Notes from the Vineyard

Past "Notes from the Vineyard"

Handmade wines since 1983.


Notes from the Vineyard




The harvest of 2007 will mark our 25th year of making wine at The Ojai Vineyard, and so I have been taking stock and would like to share with you some of my thoughts on how and why I make wine and where I am going with it.

Basically I treat wine making as a craft. Going through the process year after year and learning how each detail affects the final outcome is fascinating. In order to concentrate on those details I have had to check my empire building tendencies and keep the winery small and manageable. I take an uncompromising approach to the goal of making the best wine possible and spend lavishly on any aspect that helps me toward that aim. A colleague of mine claims I am not a real wine maker-real wine makers are in the business of making money--I am what he calls a lifestyle winemaker. Be that as it may, I passionately enjoy the pursuit, and haven't tired of the challenge.

Grapes are the basis of wine (obviously!), however it has taken California winemakers years to come to terms with that fact. Conscientious growers are now producing far better grapes than could have been imagined 25 years ago through improved trellising, training and irrigation control. The monetary issue here is how detailed one wishes to get with the vineyard work, and I have found very careful work does dramatically improve the evenness of grape maturation, which correlates positively with wine quality. For the wine to express the distinctive character of a particular vineyard one must take the farming to another level and reduce the crop size--25 years of experience tells me there is an inverse relationship between quantity and quality. This is extremely expensive, and while it is standard practice here at The Ojai Vineyard, very few people are obsessive enough to stomach the costs.

When I started making wine I was always one of the last to pick in a vineyard, but now I am often the first, even though I still pick at about the same sugar levels. Times have changed and it is widely believed that the way to get the pundits praise is to pick grapes after they have raisined. I like nice ripe grapes too; however I continue to believe there is a moment when one can capture the best of California's fruitiness and generosity, yet preserve the aromatics, acidity and backbone that provide freshness and food friendliness. When picked at the right point the distinctive character of the vineyard is captured, if picked too ripe, dull wines are the result. Like choosing to restrict the quantity of crop for quality, this is another financial issue that the pursuer of craft has to come to terms with. The fashion of the moment is monster wines, and anything that is subtle and fine seems to get lost in the shuffle. Wine makers make excuses for the fact that they are picking riper and riper grapes. They give all sorts of reasons for doing so from global warming to new grape clones to unripe grape skin tannins, but I think it all comes down to worries about marketing wines that don't play well to the critics. Because of the detailed work we are doing in the vineyards to insure each cluster is evenly ripened, we are moving against the current trend and picking slightly less ripe, and by doing so are achieving intensely flavored wines that are better balanced.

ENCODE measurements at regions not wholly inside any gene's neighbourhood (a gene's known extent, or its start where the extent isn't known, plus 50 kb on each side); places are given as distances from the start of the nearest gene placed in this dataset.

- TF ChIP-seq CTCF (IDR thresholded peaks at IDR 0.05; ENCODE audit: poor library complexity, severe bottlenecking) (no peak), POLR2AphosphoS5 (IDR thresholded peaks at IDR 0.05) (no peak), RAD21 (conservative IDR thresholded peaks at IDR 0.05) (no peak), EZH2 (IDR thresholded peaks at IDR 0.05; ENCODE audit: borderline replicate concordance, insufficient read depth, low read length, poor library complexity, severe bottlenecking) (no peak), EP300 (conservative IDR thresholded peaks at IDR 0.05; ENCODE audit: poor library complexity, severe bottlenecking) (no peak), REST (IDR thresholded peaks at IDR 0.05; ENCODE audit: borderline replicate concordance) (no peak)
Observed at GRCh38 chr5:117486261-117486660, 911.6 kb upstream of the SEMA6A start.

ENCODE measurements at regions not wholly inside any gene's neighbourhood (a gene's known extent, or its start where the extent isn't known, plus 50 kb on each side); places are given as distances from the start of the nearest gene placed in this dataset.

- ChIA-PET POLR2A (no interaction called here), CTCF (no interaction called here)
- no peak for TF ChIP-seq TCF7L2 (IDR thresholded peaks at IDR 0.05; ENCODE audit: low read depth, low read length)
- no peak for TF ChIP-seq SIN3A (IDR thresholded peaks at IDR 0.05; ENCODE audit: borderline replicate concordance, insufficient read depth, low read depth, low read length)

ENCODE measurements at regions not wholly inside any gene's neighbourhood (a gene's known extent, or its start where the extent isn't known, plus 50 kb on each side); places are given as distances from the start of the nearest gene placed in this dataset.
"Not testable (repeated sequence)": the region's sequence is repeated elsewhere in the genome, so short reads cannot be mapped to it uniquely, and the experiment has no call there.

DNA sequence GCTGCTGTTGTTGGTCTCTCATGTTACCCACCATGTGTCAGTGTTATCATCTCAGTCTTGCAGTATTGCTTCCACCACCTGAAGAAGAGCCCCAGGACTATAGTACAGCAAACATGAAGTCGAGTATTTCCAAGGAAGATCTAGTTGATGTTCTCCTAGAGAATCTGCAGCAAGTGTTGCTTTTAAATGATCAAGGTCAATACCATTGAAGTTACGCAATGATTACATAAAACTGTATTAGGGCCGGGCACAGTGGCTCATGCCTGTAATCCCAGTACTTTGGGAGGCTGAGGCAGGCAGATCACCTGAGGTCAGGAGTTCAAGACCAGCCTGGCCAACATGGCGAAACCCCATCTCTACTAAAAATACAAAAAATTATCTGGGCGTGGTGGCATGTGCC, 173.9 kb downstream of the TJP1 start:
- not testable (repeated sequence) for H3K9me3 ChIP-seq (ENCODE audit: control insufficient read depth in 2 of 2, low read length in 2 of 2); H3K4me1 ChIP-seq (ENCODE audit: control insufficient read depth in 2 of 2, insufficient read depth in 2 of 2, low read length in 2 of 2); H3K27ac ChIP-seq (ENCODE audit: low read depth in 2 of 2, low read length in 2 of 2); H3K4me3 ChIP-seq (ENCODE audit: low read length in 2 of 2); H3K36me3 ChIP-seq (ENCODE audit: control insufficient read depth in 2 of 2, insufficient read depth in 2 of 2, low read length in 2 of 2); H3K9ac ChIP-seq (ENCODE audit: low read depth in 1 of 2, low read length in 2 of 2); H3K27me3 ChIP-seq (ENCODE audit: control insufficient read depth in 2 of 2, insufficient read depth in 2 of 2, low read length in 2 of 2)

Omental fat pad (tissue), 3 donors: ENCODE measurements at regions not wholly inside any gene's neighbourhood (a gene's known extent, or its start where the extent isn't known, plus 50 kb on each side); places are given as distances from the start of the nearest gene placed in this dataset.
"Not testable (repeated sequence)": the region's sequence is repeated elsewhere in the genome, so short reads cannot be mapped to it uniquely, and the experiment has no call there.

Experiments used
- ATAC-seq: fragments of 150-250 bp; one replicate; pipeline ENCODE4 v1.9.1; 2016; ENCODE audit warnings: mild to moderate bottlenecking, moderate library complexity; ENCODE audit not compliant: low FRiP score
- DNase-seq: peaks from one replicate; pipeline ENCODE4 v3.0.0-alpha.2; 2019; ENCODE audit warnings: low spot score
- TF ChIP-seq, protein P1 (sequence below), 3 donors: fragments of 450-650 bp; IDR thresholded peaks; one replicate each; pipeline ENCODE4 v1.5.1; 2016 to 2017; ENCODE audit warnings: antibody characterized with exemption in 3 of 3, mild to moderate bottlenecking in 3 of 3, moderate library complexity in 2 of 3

In 1981, after working the harvest in Burgundy, Sarah Charmberlain, Jim Clendenen and I visited quite a number of wineries there. It struck me that it didn't seem to matter whether a proprietor had a cellar with lots of fancy equipment or not, the quality of the wine produced had a lot more to do with how thoughtful the wine maker was. I ran with that spirit when I started The Ojai Vineyard, and at our winery there is not a lot of fancy equipment. This is not to say I am unwilling to spend generously if there is the possibility that wine quality can be enhanced. But I have a healthy skepticism of new techniques and equipment-my focus is on presenting a pure expression of a vineyard site. So much of what is done in wineries these days seems to be centered on taking a wine and manipulating it into a predetermined ideal rather than gently coaxing it to show off its attributes.

When I was in my twenties and thirties I had boundless energy and thought I could do it all, but with time and experience I've gotten pickier and notice more clearly the deficiencies in a wine when it has not been properly attended to. With this in mind I have assembled an eclectic team of employees that participate in fashioning the wines and help me focus on the myriad details involved with making wine. With their help I hope to further refine the craft and bring you ever finer wines.


The weather conditions right before and during harvest have a major effect on the character of the wines produced, and in 2004, just as the pinot noir harvest began we had very hot and dry conditions. Because we felt the pinot was physiologically ripe, we chose to pick as fast as we could to avoid raisin-y flavors, and were able to capture some of the freshness we like. Our aim is for a less ripe style, but it was a nice lesson in how important uncontrollable aspects of the process play in winemaking. Mother Nature has the upper hand, and it's best to be intuitive and not too ideologically rigid when reacting to changing conditions. The syrah harvest, which occurred a few weeks later, was less influenced by the hot weather, but the wines all have a plumpness and easygoing character that is the mark of the 2004 vintage.

Adam Tolmach